The model was coded into SBML using an export function in MathSBML (Additional file 2). Unlike computer languages such as C, C++ and Java, SBML was not designed to be coded manually; instead a number of tools are available that automatically generate SBML. The code can then be exchanged between tools supporting SBML [17]. In this case the model code was transferred into the software tool Copasi to facilitate parameter scanning [79]. Please note that when the ODEs are integrated in Copasi using the initial conditions, LDL-C enters a slightly higher steady-state than it does with MathSBML. In addition the model was submitted to the Biomodels database http://www.ebi.ac.uk/biomodels-main/ to facilitate its updating and future exchange (MODEL1206010000).

Additional file 2. SBML file of Whole-Body Model of Cholesterol Metabolism.

Format: XML Size: 107KB Download fileOpen Data

Competing interests

The authors declared that they have no competing interests.

Authors' contributions

MTMcA was responsible for the computational mathematical modeling and sensitivity analysis of the system. MTMcA was also responsible for data mining and acquisition of variable and parameter data. TBLK provided insight into the effects of ageing on the system, while DJW and JLJ advised on the modeling of the system. All authors read and approved the final manuscript.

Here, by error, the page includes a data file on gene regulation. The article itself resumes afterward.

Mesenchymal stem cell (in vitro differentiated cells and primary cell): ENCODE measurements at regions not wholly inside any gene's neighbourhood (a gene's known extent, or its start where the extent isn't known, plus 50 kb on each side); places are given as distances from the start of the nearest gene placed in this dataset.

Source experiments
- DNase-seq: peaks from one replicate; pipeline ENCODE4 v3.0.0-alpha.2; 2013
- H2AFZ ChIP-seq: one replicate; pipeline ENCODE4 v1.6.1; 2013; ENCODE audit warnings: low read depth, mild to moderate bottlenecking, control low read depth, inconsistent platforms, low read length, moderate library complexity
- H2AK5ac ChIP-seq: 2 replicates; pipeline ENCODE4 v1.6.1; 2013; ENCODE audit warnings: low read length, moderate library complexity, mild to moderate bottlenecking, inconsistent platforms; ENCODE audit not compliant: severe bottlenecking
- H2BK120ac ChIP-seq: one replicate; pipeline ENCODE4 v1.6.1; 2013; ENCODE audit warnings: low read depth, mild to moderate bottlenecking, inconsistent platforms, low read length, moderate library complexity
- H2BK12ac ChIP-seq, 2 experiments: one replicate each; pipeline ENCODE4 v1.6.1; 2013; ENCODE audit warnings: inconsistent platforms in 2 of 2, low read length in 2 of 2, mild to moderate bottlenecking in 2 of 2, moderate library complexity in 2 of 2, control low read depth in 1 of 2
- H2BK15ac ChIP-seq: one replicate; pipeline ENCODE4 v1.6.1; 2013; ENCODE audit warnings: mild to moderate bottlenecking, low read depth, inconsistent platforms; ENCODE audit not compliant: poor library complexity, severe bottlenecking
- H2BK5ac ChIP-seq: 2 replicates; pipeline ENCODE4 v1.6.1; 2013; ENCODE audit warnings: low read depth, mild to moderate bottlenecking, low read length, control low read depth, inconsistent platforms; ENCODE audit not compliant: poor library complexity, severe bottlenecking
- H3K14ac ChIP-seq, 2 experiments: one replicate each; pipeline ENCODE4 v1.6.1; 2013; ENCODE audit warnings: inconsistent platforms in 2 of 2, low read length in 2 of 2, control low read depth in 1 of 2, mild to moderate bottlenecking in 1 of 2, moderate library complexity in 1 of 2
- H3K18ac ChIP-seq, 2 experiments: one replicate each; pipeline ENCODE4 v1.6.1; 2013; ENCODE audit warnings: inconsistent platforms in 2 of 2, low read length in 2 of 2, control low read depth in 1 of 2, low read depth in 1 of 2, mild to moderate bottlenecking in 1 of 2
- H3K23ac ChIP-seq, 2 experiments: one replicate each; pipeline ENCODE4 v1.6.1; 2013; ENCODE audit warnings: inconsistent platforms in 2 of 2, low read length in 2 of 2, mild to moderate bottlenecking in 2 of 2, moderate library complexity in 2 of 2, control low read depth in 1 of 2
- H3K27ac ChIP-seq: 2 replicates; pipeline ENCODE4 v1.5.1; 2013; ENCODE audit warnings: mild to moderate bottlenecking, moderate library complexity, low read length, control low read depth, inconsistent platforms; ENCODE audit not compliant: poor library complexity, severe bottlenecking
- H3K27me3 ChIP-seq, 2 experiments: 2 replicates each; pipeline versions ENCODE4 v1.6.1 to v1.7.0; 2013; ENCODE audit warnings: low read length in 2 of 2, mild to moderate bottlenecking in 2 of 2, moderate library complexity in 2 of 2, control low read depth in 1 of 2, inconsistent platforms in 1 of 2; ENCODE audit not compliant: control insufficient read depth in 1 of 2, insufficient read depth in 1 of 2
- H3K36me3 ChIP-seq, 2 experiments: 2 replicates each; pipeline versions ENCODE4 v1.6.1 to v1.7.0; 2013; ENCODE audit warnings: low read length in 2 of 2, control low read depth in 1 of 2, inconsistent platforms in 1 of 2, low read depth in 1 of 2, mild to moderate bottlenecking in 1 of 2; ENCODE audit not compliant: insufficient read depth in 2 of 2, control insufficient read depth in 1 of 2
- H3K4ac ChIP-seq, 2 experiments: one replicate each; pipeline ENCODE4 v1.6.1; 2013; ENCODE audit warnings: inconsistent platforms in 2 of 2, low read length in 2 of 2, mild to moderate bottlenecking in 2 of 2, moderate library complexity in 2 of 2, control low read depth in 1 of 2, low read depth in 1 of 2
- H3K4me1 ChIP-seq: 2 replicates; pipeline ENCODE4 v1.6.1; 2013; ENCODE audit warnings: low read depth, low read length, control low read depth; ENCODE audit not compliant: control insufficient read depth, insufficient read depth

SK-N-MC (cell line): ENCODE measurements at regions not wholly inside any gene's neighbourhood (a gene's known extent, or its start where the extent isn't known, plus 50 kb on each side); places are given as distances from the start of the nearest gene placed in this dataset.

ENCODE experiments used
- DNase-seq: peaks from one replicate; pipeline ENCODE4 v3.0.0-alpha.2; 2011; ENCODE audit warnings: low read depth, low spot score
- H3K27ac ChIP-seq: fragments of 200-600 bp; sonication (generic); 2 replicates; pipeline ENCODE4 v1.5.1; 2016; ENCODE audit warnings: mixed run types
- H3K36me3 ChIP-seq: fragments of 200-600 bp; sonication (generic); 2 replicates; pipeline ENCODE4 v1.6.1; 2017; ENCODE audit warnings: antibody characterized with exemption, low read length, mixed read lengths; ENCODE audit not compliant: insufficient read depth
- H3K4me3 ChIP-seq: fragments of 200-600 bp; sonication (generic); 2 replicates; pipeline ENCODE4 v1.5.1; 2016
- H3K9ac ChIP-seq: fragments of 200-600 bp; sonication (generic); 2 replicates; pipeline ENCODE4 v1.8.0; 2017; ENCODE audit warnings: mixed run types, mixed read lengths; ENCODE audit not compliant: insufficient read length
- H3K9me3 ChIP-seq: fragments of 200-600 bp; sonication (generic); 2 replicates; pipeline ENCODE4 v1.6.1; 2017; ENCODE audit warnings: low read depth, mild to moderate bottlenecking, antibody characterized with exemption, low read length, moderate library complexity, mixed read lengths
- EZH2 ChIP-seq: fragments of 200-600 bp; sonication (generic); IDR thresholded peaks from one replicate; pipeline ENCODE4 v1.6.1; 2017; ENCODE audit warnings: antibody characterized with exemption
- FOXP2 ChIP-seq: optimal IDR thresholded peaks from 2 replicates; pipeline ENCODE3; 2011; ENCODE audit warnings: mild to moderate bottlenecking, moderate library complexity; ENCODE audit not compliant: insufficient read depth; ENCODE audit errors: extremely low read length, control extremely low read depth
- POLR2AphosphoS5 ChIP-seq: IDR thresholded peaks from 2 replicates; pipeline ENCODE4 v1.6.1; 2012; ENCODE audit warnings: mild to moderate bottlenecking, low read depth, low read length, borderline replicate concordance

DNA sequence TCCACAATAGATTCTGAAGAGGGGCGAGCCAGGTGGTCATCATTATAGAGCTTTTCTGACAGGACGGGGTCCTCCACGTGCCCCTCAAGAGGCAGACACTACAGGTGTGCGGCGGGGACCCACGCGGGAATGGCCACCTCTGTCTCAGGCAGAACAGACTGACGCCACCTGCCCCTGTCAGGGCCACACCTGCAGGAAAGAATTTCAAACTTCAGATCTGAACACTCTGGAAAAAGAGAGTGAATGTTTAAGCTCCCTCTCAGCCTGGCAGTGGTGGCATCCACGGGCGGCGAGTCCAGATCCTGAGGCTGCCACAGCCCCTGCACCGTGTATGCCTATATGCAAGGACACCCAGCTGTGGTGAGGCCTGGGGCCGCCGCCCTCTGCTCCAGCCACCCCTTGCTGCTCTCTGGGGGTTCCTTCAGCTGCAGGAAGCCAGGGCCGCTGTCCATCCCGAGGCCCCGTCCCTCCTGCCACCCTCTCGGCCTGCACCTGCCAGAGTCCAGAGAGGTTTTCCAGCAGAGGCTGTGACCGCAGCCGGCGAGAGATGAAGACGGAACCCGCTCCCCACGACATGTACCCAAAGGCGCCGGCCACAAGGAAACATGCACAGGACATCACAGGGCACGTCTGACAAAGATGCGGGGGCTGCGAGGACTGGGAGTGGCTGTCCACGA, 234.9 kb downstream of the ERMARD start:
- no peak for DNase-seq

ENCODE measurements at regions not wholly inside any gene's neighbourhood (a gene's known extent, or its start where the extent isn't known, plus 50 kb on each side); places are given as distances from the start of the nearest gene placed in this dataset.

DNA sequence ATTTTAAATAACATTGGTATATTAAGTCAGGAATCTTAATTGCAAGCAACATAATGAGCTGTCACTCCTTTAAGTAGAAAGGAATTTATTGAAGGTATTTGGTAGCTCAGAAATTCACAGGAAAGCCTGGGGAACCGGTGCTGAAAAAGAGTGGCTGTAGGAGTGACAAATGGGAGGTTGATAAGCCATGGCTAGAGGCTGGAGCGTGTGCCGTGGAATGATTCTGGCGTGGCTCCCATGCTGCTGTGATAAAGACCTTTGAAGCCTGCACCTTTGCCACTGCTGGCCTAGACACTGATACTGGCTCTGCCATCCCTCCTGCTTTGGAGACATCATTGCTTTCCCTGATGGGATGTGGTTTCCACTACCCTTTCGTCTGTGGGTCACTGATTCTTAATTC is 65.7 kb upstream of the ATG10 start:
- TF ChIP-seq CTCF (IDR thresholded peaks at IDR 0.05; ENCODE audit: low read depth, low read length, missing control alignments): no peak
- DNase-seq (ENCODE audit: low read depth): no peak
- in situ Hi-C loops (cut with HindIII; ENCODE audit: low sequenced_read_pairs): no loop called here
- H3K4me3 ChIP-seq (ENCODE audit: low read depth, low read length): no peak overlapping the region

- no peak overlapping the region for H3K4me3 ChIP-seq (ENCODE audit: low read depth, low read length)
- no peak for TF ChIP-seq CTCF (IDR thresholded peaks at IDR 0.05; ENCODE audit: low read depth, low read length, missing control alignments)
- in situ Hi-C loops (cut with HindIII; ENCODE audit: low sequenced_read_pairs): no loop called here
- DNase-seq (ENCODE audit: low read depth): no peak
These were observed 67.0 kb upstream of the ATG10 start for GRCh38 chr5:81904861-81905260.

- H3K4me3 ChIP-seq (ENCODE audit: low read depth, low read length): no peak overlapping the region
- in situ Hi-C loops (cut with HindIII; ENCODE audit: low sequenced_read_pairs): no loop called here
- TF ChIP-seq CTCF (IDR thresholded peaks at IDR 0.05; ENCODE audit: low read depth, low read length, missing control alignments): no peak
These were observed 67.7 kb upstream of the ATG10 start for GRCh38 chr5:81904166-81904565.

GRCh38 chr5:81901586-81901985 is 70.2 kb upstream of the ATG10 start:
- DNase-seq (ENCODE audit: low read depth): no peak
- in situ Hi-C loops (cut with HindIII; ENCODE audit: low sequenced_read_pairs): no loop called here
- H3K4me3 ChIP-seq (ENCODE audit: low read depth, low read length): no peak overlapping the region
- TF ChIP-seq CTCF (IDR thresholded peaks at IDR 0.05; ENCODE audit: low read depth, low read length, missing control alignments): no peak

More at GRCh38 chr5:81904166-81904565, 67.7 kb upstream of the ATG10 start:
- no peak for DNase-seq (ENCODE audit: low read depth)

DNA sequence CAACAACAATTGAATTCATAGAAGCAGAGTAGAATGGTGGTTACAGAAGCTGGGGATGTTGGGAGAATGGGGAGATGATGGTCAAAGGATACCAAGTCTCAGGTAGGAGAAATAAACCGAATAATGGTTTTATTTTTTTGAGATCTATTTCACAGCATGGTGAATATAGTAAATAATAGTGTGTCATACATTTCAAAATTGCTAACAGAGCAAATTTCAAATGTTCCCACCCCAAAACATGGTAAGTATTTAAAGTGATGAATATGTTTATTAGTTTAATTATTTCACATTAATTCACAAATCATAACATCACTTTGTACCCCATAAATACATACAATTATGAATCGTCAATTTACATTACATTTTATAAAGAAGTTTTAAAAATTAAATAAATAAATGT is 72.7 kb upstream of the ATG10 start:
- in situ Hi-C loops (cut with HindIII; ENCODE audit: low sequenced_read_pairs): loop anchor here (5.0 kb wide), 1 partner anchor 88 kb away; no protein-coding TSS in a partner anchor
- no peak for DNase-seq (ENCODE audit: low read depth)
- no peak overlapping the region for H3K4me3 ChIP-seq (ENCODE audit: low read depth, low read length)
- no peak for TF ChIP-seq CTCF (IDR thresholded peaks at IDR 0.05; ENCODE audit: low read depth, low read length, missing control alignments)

Acknowledgements

We acknowledge Fotios Drenos, Daryl Shanley and Carole Proctor for their advice throughout the duration of this work. We also acknowledge Chris Packard for his advice on cholesterol metabolism. MT Mc Auley was funded by an EPSRC CASE studentship with Unilever PLC. The research was also supported by the National Institute for Health Research (NIHR) Newcastle Biomedical Research Centre based at Newcastle upon Tyne Hospitals NHS Foundation Trust and Newcastle University.